My first day in San Diego for Comic Con, I had several hours to kill before I could meet up with my group and get in to the Con. So I walked over the the library and read some comics. Such books in this and the next five are marked like this:



070) The Juggler of Our Lady by R.O. Blechman, finished July 22
    SDPL Maurice Sendak loves this book. I thought it was okay. Maybe you had to be there, in 1952. I'm not so sure it holds up. Nothing about it seems particularly fresh or original today. Juggling for Mary just a bit

069) Waterwise by Joel Orff, finished July 22
    SDPL Beautiful, short, black&white meeting of old friends, perhaps for the last time, during a moment liminial for both, in which they merely float. Peppered with flashbacks and dreamy metaphors, this is a quite lovely book. not long at all

068) The Saga of the Bloody Benders by Rick Geary, finished July 22
    SDPL As I suspected, The Bloody Benders is the best of Geary's Victorian Murder series that I have yet read. It ended up being an apropos choice as Geary's art graced the official Comic Con publications I would be carrying around the rest of this week. The Benders were a serial-killing family of which I knew nothing before reading an excerpt of the book in the most recent Best American Comics. I think my unfamiliarity with the tale added to my enjoyment, but Geary's straightforward reporting and distinctive art are always a pleasure in and of themselves. not much

067) 10 Books That Screwed Up the World (And 5 Others That Didn't Help) by Benjamin Wike, Ph.D., finished July 21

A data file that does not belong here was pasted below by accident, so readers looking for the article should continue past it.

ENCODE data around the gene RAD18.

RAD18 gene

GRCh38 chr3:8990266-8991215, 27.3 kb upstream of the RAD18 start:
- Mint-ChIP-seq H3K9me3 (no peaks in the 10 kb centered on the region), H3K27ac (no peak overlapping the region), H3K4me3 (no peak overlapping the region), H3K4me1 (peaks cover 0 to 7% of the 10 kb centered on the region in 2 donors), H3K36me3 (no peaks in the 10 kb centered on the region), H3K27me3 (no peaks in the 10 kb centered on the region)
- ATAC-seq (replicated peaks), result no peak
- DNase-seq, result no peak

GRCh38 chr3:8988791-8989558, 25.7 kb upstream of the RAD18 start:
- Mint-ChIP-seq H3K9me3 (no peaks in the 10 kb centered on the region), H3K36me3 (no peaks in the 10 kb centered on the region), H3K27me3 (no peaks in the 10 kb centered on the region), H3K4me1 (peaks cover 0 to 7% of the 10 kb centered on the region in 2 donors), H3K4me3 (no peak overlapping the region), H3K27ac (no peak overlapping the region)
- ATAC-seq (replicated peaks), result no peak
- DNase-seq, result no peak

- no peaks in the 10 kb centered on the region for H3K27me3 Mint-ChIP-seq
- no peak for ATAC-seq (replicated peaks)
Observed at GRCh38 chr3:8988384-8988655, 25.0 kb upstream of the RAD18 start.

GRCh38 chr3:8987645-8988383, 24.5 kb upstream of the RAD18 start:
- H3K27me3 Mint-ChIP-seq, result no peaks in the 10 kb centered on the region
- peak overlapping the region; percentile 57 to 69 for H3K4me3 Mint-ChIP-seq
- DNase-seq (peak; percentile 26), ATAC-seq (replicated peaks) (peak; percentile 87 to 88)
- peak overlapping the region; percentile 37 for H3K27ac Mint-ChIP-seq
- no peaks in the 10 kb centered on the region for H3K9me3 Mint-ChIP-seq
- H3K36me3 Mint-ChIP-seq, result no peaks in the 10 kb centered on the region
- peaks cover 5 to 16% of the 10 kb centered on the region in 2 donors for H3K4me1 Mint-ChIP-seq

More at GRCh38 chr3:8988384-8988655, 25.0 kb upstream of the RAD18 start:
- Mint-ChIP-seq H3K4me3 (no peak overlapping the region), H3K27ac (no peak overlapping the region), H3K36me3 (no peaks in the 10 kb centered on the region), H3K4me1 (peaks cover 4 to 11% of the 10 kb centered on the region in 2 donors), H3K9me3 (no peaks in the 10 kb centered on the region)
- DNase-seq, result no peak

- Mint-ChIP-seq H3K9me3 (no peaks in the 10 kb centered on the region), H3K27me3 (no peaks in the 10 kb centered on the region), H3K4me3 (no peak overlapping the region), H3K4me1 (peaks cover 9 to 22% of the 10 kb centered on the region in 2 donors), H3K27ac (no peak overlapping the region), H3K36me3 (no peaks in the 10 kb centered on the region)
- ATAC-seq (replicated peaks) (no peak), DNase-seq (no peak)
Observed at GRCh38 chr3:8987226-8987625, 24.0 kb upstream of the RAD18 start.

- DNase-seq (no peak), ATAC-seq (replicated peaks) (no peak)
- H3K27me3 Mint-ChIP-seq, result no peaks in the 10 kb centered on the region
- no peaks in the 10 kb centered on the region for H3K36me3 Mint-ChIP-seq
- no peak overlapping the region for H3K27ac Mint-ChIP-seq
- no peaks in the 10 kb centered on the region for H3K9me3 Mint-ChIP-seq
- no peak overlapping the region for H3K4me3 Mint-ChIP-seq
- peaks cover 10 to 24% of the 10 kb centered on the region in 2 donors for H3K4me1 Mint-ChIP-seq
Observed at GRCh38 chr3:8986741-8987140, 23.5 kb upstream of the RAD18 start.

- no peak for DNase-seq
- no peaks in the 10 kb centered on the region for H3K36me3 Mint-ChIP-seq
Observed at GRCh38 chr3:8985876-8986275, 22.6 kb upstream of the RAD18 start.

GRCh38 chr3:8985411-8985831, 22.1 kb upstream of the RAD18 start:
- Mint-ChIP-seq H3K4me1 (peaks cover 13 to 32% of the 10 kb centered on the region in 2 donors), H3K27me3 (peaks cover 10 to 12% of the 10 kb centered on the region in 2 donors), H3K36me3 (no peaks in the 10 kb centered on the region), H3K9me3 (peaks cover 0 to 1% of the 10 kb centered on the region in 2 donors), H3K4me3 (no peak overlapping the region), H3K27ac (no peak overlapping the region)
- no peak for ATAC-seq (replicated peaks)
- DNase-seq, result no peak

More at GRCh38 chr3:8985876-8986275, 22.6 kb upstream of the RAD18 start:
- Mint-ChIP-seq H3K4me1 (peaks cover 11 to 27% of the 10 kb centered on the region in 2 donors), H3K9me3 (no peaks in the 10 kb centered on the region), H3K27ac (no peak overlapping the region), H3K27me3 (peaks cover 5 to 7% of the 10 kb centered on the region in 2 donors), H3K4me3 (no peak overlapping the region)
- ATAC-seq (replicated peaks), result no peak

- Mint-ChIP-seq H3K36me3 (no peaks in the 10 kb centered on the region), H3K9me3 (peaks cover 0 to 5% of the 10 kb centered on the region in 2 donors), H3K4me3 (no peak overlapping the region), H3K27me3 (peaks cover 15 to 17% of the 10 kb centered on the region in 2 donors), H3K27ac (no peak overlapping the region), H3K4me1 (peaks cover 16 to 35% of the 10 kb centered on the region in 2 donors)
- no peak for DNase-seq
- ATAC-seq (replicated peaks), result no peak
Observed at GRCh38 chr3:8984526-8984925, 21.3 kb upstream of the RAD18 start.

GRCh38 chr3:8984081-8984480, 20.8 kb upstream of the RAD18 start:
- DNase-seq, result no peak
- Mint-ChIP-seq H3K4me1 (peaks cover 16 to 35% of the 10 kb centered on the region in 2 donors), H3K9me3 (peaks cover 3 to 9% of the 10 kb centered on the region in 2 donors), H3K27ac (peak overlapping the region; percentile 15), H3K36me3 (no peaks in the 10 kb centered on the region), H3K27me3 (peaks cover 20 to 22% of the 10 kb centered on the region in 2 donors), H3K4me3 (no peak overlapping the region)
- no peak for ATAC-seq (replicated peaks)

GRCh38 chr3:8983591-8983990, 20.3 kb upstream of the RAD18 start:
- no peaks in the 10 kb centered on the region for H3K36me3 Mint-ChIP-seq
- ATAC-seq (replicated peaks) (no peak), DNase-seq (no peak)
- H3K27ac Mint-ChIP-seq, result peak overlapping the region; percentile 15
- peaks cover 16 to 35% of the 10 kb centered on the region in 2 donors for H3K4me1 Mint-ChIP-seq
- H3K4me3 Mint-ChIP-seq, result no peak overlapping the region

Wiker starts, before getting into his ten, with four "Preliminary Screw-Ups. He doesn't like Machiavelli, Descartes, Hobbes and Mill. And while he has fairly reasonable reasons for not liking them, his rhetoric got harder and harder to stomach. He rails like an am radio host and even when his logic was unassailable and even though I almost always agreed with him, I was put of by his disdain. And, basically, for all their other intellectual and moral sins, the great sins of these four in Wiker's opinion (and all the authors in the book) is that they are atheists. Atheism is the true evil on display in this book. (I will say, having read this book, that I can now make the obvious rejoinder when people say they don't like religion because it has killed so many people, viz. atheists like Hitler, Lenin, Stalin, Mao, Pol Pot, etc, were the greatest butchers in human history. So giving up on god doesn't really seem to have solved any problems.) Anyway, I was just about to put this book down when he started mentioning Nietzsche and then he drew me back in. See, unlike the other authors in this book, Wiker respects Nietzsche. Why? Because Nietzsche doesn't shy away from any of the amoral implications of atheism. And so while Wiker is happy to agree with Nietsche when he calls himself the Anti-Christ, he respects his intellectual integrity. Some of the authors Wiker goes for are easy targets --- I mean, is there anyone left who really takes Freud or Kinsey or Sanger seriously? And others, like the essay on Darwin's Descent of Man, were actually quite enlightening. It's interesting how my high school textbooks made pains to say Darwin wasn't in favor of eugenics when his statements to the contrary are methinks-the-lady-doth-protest-too-much at best. And I had no idea Margarent Mead's work was so . . . shaky, shall we say.* Anyway, if you can put up with his overthetop rhetoric this is a nice place to start. Just don't expect evenhandedness. The author Has An Agenda and is not afraid to push it. (But I still don't think Utilitarianism as commonly understood is such a terrible thing.) couple weeks